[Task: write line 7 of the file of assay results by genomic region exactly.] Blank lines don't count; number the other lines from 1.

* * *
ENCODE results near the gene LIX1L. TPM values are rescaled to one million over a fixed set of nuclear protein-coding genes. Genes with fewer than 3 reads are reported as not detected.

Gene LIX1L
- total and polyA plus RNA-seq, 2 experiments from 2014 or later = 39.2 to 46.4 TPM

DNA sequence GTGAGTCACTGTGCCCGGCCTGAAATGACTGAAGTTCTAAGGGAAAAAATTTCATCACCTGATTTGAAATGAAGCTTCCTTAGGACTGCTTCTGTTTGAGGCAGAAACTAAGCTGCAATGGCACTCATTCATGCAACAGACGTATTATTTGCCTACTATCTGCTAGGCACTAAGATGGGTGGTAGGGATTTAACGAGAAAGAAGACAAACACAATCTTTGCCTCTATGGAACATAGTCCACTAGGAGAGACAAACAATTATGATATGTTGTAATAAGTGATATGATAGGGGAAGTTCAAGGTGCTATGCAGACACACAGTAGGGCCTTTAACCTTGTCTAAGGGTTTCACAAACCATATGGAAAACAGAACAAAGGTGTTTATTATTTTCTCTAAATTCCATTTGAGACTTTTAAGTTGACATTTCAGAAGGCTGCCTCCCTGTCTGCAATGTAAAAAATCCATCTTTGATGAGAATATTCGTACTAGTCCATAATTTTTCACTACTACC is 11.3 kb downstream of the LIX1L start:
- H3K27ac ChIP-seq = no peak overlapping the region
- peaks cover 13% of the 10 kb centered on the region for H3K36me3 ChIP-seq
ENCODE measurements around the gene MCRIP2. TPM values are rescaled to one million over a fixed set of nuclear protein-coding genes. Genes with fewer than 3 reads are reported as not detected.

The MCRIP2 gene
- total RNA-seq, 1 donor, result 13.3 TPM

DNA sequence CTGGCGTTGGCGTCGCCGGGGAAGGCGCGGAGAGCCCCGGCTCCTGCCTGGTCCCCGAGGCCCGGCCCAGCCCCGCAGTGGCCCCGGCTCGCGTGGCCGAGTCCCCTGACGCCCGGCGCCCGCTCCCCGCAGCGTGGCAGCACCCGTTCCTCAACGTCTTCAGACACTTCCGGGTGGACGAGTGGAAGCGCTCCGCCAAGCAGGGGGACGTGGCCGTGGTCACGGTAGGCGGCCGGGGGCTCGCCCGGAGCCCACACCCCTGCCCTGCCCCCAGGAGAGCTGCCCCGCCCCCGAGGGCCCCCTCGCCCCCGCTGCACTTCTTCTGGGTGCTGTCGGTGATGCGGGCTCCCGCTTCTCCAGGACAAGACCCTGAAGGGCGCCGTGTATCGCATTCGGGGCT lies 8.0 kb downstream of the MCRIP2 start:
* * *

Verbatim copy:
ENCODE measurements around the gene MCRIP2. TPM values are rescaled to one million over a fixed set of nuclear protein-coding genes. Genes with fewer than 3 reads are reported as not detected.